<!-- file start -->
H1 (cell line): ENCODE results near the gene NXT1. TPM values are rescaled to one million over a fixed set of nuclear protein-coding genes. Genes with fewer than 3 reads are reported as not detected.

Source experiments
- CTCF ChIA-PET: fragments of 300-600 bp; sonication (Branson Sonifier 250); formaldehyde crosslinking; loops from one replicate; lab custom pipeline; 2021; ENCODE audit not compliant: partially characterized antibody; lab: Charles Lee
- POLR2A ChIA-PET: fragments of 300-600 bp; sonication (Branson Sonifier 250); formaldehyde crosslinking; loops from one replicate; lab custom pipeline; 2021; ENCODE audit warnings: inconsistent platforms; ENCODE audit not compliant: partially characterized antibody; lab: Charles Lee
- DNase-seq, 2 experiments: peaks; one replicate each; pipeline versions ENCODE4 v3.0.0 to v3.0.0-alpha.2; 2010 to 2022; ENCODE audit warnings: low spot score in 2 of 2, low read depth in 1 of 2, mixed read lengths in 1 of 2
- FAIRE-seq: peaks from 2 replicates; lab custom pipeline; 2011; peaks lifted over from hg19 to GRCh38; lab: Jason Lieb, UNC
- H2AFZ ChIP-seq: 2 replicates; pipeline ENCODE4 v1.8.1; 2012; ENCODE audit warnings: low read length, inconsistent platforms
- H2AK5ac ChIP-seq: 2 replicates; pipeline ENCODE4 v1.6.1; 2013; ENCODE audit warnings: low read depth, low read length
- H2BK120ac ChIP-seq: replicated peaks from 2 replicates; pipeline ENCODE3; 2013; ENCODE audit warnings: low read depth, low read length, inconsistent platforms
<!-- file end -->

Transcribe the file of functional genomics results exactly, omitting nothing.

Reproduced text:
H1 (cell line): ENCODE results near the gene NXT1. TPM values are rescaled to one million over a fixed set of nuclear protein-coding genes. Genes with fewer than 3 reads are reported as not detected.

Source experiments
- CTCF ChIA-PET: fragments of 300-600 bp; sonication (Branson Sonifier 250); formaldehyde crosslinking; loops from one replicate; lab custom pipeline; 2021; ENCODE audit not compliant: partially characterized antibody; lab: Charles Lee
- POLR2A ChIA-PET: fragments of 300-600 bp; sonication (Branson Sonifier 250); formaldehyde crosslinking; loops from one replicate; lab custom pipeline; 2021; ENCODE audit warnings: inconsistent platforms; ENCODE audit not compliant: partially characterized antibody; lab: Charles Lee
- DNase-seq, 2 experiments: peaks; one replicate each; pipeline versions ENCODE4 v3.0.0 to v3.0.0-alpha.2; 2010 to 2022; ENCODE audit warnings: low spot score in 2 of 2, low read depth in 1 of 2, mixed read lengths in 1 of 2
- FAIRE-seq: peaks from 2 replicates; lab custom pipeline; 2011; peaks lifted over from hg19 to GRCh38; lab: Jason Lieb, UNC
- H2AFZ ChIP-seq: 2 replicates; pipeline ENCODE4 v1.8.1; 2012; ENCODE audit warnings: low read length, inconsistent platforms
- H2AK5ac ChIP-seq: 2 replicates; pipeline ENCODE4 v1.6.1; 2013; ENCODE audit warnings: low read depth, low read length
- H2BK120ac ChIP-seq: replicated peaks from 2 replicates; pipeline ENCODE3; 2013; ENCODE audit warnings: low read depth, low read length, inconsistent platforms